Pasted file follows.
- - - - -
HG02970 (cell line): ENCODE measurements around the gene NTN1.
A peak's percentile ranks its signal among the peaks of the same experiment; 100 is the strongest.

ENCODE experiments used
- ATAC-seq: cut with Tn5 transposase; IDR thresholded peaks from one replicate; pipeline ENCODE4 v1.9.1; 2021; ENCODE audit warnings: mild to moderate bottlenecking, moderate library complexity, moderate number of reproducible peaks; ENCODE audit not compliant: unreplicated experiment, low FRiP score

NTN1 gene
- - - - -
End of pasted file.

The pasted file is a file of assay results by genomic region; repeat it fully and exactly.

HG02970 (cell line): ENCODE measurements around the gene NTN1.
A peak's percentile ranks its signal among the peaks of the same experiment; 100 is the strongest.

ENCODE experiments used
- ATAC-seq: cut with Tn5 transposase; IDR thresholded peaks from one replicate; pipeline ENCODE4 v1.9.1; 2021; ENCODE audit warnings: mild to moderate bottlenecking, moderate library complexity, moderate number of reproducible peaks; ENCODE audit not compliant: unreplicated experiment, low FRiP score

NTN1 gene